The Geological Survey of Sweden (SGU) has made media headlines during the past days. This government “expert agency for issues relating to bedrock, soil and groundwater in Sweden” recently changed is director and with the change in directors, there always come other big changes too.
The latest incident involves SGU’s library, which contains books and geological maps dating several hundred years back in time. Much of this work is – from a geological perspective – invaluable, because it only exists in one copy or represents data sets and maps from regions that are no longer accessible. SGU’s new director, who is not a geologist by training, now decided, based on an evaluation by consultancy firm Ernst & Young to close down the library, to move a small part of it to Uppsala University, and to just get rid of the rest. It is completely unbelievable to me how someone can at all consider such a thing! How can one honestly deprive Sweden’s geological community of all these works that have been assembled over so many years? How can one get rid of a treasure trove that is so rich and so important not only for Sweden’s geology and Swedish geologists, without carefully evaluating its importance? How can a consultancy firm decide what is valuable in terms of geology and what is not? And how could the director of SGU specify that all this should be done behind closed doors in order to not attract negative attention in the media?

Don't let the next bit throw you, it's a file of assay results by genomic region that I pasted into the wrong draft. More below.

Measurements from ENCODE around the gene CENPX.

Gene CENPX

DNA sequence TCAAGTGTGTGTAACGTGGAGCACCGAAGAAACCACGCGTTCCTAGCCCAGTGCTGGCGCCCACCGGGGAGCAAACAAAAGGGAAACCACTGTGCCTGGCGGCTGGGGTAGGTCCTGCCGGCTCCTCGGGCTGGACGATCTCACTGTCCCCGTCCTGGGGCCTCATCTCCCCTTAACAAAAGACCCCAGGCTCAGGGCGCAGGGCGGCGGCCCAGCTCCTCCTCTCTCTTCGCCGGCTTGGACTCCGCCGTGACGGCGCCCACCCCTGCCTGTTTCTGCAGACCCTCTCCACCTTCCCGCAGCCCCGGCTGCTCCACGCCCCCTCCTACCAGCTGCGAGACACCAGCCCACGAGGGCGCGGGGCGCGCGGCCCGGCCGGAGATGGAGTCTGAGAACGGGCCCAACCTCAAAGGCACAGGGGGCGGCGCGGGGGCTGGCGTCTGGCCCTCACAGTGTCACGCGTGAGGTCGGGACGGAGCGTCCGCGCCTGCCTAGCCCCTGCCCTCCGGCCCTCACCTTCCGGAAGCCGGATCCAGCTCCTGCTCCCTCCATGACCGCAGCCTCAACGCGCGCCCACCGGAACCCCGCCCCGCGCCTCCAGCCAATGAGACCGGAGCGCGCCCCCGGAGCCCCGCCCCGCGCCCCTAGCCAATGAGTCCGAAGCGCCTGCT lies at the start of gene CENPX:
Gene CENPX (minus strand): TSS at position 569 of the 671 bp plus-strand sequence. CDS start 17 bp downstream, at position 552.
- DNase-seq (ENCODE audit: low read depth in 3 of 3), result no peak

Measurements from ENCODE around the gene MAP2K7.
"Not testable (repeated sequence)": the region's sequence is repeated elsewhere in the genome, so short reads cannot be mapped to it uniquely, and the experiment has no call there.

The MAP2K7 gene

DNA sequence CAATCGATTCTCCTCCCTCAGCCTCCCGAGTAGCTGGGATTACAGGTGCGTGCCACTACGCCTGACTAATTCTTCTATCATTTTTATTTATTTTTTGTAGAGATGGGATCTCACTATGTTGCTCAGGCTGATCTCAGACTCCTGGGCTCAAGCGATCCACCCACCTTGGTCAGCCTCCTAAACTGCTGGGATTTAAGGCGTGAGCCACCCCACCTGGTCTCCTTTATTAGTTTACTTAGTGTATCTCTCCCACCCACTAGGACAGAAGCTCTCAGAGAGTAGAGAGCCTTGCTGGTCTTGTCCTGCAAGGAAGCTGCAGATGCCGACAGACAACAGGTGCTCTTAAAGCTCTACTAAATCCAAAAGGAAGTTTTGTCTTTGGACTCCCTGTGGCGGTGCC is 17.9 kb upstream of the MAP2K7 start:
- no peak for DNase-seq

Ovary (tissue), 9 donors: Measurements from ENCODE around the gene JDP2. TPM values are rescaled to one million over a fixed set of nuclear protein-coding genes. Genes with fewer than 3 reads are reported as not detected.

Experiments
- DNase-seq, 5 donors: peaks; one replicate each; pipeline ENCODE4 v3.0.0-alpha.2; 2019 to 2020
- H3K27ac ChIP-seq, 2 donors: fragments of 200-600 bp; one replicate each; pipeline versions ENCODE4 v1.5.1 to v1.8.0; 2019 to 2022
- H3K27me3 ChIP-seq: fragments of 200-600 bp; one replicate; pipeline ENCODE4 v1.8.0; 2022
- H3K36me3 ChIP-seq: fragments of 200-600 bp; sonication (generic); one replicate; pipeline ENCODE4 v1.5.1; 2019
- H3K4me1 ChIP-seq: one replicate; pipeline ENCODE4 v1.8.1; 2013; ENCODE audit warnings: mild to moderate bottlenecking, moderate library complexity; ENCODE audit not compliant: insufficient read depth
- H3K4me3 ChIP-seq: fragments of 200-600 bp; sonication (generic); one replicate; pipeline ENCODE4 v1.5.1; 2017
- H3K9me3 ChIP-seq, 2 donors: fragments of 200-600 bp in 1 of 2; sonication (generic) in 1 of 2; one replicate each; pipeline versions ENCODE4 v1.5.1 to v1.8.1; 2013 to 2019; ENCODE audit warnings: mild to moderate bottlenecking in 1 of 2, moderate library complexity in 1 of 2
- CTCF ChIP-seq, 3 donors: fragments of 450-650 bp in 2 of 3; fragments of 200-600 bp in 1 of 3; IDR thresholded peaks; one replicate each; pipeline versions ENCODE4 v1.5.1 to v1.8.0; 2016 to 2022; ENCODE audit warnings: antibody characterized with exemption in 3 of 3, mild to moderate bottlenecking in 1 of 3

Luckily SGU and its new director got exactly what they did not want. First an open letter signed by several Swedish geologists (me included), then SGU came in focus in Kulturnyheterna on December 4th, both during the 18:13 and 21:18 news and online; in the newspaper Svenska Dagbladet; and today in Dagens Nyheter.
Let’s hope that all this (unwanted) media attention puts a focus on what is going on at the Geological Survey of Sweden, and let’s hope that the elimination of this valuable library will stop. That SGU is also discussing its research program (the only funding available to many geologists in Sweden today), that it has stopped supporting the popular science journal Geologiskt Forum, and the new planned book on Sweden’s geology are just several more indications that SGU has entered a new era. And this new era really does not look bright for Sweden’s geology and not for Sweden’s geologists!